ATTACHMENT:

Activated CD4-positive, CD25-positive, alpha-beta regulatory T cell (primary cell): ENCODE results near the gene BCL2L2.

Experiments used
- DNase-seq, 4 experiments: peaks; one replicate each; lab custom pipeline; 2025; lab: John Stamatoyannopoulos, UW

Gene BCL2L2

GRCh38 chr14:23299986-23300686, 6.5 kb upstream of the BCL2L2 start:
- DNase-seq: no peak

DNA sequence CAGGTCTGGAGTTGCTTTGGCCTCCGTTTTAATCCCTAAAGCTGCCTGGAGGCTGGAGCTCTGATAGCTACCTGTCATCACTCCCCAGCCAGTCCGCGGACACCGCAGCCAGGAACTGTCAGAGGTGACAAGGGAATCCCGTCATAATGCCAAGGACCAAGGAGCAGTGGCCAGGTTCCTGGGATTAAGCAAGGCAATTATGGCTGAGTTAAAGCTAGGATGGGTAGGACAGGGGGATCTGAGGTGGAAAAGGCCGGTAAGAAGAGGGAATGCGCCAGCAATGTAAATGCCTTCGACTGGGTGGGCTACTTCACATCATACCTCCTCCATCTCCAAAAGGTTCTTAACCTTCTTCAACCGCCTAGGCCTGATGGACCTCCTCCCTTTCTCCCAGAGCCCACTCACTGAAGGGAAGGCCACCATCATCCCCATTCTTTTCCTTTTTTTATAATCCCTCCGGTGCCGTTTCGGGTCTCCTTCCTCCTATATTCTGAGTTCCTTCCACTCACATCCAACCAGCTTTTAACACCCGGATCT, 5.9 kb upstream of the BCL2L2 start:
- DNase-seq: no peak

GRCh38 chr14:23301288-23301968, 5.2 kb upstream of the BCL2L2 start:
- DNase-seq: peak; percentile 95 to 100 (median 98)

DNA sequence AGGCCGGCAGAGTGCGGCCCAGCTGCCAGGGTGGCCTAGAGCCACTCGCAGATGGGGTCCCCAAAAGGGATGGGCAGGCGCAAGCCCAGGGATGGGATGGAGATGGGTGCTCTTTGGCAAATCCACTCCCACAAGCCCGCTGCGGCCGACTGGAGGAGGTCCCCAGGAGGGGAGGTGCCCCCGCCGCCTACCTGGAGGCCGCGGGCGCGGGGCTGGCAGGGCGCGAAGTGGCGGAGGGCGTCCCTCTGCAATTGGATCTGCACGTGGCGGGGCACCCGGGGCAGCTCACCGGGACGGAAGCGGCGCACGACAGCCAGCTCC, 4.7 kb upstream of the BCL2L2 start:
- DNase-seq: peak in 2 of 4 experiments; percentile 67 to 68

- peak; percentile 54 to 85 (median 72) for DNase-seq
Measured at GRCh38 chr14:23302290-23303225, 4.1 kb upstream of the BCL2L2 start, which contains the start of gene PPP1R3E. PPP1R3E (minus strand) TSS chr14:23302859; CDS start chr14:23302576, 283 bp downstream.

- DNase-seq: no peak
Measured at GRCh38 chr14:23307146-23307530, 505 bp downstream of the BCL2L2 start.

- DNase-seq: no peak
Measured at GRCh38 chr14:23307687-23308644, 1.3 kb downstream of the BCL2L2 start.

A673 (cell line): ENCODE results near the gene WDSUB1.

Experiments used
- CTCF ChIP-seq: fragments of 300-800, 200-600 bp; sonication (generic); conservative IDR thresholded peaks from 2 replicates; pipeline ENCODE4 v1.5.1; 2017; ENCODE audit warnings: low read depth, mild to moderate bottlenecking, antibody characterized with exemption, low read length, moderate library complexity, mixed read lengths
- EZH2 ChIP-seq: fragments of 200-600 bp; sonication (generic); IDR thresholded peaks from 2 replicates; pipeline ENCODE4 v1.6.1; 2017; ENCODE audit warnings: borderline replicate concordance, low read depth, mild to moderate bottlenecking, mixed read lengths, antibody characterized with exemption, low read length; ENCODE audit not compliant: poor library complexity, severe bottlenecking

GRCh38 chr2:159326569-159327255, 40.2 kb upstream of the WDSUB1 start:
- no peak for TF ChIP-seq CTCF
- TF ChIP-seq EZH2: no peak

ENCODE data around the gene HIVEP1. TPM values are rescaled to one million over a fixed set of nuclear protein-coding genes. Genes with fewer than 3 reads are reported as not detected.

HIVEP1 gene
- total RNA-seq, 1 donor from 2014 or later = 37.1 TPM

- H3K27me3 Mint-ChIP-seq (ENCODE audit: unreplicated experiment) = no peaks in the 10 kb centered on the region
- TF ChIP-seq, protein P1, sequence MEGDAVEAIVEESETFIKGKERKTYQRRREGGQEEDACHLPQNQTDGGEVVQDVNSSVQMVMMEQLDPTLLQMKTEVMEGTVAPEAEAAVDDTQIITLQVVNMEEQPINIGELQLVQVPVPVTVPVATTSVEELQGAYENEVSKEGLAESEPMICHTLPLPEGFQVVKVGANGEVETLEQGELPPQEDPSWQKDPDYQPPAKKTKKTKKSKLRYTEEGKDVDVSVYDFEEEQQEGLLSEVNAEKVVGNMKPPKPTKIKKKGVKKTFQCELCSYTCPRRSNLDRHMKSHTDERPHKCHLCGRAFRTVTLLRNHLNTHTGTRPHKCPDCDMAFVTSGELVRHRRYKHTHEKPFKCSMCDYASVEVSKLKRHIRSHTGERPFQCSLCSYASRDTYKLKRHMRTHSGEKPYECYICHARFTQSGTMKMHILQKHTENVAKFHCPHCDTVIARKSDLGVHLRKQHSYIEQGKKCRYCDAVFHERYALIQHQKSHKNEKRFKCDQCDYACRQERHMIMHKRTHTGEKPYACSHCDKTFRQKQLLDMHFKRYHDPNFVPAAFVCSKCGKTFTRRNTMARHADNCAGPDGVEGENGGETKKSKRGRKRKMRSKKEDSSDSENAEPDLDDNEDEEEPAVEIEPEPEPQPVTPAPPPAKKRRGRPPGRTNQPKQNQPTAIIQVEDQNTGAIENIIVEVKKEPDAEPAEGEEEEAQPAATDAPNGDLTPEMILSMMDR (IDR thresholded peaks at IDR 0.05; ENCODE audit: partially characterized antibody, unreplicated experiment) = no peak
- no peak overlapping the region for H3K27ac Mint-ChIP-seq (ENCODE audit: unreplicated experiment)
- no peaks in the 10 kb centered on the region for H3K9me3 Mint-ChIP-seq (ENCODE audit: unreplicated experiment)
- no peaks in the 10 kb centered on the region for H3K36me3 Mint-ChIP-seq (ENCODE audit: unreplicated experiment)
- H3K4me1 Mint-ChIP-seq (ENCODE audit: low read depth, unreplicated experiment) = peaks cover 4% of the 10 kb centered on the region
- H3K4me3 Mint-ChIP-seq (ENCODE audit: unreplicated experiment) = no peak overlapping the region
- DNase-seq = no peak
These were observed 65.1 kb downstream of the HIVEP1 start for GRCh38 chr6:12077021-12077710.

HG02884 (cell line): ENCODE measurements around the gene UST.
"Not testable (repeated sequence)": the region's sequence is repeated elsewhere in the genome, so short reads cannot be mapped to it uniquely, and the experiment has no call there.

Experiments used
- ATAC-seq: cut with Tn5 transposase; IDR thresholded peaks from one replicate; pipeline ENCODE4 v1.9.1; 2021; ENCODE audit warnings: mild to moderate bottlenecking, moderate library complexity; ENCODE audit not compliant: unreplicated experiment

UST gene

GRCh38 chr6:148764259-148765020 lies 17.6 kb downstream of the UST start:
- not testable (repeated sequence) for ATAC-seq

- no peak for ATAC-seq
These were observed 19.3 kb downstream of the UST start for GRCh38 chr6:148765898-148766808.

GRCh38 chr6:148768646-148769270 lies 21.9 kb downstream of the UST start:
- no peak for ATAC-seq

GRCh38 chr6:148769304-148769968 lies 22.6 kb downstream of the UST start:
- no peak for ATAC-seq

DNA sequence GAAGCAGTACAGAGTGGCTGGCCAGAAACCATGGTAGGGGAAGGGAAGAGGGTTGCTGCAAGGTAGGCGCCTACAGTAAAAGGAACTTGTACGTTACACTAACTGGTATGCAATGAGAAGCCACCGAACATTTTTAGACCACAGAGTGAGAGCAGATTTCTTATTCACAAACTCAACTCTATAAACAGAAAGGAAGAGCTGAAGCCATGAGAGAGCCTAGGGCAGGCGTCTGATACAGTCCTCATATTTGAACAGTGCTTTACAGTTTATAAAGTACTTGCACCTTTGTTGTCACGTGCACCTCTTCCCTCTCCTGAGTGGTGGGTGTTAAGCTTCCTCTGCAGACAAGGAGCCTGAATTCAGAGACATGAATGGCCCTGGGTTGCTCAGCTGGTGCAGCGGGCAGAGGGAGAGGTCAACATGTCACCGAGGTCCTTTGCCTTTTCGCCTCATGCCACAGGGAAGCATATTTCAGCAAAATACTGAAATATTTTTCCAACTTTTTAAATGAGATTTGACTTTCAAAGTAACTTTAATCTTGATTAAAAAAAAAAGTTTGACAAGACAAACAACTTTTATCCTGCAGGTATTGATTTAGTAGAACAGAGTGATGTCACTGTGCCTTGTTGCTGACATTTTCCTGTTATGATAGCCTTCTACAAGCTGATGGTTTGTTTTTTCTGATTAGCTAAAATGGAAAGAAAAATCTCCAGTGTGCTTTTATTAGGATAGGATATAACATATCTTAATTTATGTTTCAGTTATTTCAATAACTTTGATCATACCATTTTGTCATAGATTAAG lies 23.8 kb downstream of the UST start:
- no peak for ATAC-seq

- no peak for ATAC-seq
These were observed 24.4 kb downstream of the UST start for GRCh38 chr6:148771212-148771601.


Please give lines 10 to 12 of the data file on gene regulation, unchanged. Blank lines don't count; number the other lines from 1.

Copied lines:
- DNase-seq: peak; percentile 95 to 100 (median 98)

DNA sequence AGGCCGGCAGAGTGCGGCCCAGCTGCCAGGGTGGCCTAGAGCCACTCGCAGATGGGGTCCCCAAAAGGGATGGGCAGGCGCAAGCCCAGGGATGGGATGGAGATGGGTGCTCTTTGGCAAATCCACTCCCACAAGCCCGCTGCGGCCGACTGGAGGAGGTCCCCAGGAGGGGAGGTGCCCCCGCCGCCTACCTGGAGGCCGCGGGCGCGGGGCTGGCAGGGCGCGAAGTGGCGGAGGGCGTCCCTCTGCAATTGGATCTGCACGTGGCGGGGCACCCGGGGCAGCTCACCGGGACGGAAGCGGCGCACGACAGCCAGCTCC, 4.7 kb upstream of the BCL2L2 start:
- DNase-seq: peak in 2 of 4 experiments; percentile 67 to 68